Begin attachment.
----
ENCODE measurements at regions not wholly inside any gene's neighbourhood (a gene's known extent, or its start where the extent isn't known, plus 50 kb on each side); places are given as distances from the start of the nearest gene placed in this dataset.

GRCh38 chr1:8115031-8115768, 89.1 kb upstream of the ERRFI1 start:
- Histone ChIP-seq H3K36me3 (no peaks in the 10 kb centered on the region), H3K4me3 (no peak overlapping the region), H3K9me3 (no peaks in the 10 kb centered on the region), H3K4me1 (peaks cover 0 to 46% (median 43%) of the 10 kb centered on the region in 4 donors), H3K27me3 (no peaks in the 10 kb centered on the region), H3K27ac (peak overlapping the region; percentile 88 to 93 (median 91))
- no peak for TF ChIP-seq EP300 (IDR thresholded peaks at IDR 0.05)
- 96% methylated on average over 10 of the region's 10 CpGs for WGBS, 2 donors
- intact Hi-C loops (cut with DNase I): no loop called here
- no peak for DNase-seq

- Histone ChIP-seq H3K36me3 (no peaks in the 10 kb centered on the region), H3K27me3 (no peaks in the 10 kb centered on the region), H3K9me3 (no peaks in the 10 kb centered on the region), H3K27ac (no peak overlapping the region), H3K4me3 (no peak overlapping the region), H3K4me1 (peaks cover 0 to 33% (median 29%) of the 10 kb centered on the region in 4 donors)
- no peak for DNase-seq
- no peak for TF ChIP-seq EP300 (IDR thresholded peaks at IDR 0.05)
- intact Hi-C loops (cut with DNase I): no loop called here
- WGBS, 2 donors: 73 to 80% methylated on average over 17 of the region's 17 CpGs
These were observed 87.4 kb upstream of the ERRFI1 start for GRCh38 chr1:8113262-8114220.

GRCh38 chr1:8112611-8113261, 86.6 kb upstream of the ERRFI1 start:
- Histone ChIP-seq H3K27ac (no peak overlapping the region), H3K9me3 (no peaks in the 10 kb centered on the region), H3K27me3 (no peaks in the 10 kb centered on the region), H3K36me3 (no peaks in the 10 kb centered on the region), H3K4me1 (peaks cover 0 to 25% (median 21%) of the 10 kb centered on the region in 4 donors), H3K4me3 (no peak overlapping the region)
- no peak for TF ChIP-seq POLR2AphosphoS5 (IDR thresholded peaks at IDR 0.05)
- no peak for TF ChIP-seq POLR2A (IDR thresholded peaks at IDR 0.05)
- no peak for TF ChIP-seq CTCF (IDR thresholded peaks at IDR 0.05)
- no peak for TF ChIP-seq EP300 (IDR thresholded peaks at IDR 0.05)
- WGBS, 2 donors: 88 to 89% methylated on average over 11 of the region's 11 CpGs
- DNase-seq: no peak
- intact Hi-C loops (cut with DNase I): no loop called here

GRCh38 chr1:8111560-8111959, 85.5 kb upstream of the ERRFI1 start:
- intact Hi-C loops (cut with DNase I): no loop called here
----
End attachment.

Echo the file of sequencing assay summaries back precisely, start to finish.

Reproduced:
ENCODE measurements at regions not wholly inside any gene's neighbourhood (a gene's known extent, or its start where the extent isn't known, plus 50 kb on each side); places are given as distances from the start of the nearest gene placed in this dataset.

GRCh38 chr1:8115031-8115768, 89.1 kb upstream of the ERRFI1 start:
- Histone ChIP-seq H3K36me3 (no peaks in the 10 kb centered on the region), H3K4me3 (no peak overlapping the region), H3K9me3 (no peaks in the 10 kb centered on the region), H3K4me1 (peaks cover 0 to 46% (median 43%) of the 10 kb centered on the region in 4 donors), H3K27me3 (no peaks in the 10 kb centered on the region), H3K27ac (peak overlapping the region; percentile 88 to 93 (median 91))
- no peak for TF ChIP-seq EP300 (IDR thresholded peaks at IDR 0.05)
- 96% methylated on average over 10 of the region's 10 CpGs for WGBS, 2 donors
- intact Hi-C loops (cut with DNase I): no loop called here
- no peak for DNase-seq

- Histone ChIP-seq H3K36me3 (no peaks in the 10 kb centered on the region), H3K27me3 (no peaks in the 10 kb centered on the region), H3K9me3 (no peaks in the 10 kb centered on the region), H3K27ac (no peak overlapping the region), H3K4me3 (no peak overlapping the region), H3K4me1 (peaks cover 0 to 33% (median 29%) of the 10 kb centered on the region in 4 donors)
- no peak for DNase-seq
- no peak for TF ChIP-seq EP300 (IDR thresholded peaks at IDR 0.05)
- intact Hi-C loops (cut with DNase I): no loop called here
- WGBS, 2 donors: 73 to 80% methylated on average over 17 of the region's 17 CpGs
These were observed 87.4 kb upstream of the ERRFI1 start for GRCh38 chr1:8113262-8114220.

GRCh38 chr1:8112611-8113261, 86.6 kb upstream of the ERRFI1 start:
- Histone ChIP-seq H3K27ac (no peak overlapping the region), H3K9me3 (no peaks in the 10 kb centered on the region), H3K27me3 (no peaks in the 10 kb centered on the region), H3K36me3 (no peaks in the 10 kb centered on the region), H3K4me1 (peaks cover 0 to 25% (median 21%) of the 10 kb centered on the region in 4 donors), H3K4me3 (no peak overlapping the region)
- no peak for TF ChIP-seq POLR2AphosphoS5 (IDR thresholded peaks at IDR 0.05)
- no peak for TF ChIP-seq POLR2A (IDR thresholded peaks at IDR 0.05)
- no peak for TF ChIP-seq CTCF (IDR thresholded peaks at IDR 0.05)
- no peak for TF ChIP-seq EP300 (IDR thresholded peaks at IDR 0.05)
- WGBS, 2 donors: 88 to 89% methylated on average over 11 of the region's 11 CpGs
- DNase-seq: no peak
- intact Hi-C loops (cut with DNase I): no loop called here

GRCh38 chr1:8111560-8111959, 85.5 kb upstream of the ERRFI1 start:
- intact Hi-C loops (cut with DNase I): no loop called here